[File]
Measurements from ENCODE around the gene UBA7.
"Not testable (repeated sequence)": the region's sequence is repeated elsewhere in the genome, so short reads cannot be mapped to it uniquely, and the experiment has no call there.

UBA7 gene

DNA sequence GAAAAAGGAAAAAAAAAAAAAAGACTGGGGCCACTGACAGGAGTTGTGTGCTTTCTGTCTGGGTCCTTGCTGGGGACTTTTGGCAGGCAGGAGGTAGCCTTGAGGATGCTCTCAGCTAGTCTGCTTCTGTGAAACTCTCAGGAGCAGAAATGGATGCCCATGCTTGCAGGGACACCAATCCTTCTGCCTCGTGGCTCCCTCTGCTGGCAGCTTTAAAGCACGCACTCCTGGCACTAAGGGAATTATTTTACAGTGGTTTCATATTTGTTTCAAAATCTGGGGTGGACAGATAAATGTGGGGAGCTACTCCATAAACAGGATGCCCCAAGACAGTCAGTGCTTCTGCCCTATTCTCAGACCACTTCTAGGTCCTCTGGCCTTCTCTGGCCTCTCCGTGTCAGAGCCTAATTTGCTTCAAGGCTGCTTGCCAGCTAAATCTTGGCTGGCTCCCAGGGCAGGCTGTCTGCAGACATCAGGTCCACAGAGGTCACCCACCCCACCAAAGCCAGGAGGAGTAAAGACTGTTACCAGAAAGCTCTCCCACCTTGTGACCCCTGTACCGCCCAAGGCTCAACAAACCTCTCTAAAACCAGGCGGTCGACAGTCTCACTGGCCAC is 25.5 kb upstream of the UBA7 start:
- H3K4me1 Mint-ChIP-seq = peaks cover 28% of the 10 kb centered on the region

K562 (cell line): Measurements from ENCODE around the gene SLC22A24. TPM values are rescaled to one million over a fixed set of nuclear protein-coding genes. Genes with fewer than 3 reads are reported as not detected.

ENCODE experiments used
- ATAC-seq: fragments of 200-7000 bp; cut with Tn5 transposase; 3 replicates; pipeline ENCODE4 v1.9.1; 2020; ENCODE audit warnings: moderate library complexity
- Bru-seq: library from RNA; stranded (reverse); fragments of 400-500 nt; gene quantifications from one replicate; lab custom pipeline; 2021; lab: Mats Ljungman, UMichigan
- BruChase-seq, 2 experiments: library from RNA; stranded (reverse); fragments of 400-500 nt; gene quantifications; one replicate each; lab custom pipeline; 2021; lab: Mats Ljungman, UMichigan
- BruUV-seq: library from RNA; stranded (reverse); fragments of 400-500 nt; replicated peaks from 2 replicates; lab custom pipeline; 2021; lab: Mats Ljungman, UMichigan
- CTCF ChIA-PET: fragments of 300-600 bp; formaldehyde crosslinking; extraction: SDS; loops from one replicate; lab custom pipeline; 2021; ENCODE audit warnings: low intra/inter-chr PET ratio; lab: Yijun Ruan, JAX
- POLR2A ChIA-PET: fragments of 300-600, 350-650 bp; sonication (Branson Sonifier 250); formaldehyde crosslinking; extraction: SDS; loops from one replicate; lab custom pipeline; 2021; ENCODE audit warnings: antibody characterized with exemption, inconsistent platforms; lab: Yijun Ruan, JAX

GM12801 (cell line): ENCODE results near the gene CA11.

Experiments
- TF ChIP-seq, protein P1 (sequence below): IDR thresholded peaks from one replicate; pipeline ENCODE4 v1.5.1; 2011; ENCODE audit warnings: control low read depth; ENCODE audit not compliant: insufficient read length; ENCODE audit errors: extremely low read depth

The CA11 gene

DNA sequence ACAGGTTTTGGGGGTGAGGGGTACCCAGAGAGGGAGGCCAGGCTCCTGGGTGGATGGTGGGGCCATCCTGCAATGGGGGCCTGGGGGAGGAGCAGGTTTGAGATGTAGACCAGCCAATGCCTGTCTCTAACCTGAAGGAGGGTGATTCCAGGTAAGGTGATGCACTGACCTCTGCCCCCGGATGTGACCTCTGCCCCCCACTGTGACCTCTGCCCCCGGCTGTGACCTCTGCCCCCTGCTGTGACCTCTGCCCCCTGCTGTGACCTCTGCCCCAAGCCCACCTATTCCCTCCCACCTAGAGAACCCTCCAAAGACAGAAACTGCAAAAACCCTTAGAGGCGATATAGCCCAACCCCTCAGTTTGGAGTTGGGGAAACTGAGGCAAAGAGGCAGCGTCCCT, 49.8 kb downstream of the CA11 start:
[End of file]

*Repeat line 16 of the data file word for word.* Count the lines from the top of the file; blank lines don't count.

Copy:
- TF ChIP-seq, protein P1 (sequence below): IDR thresholded peaks from one replicate; pipeline ENCODE4 v1.5.1; 2011; ENCODE audit warnings: control low read depth; ENCODE audit not compliant: insufficient read length; ENCODE audit errors: extremely low read depth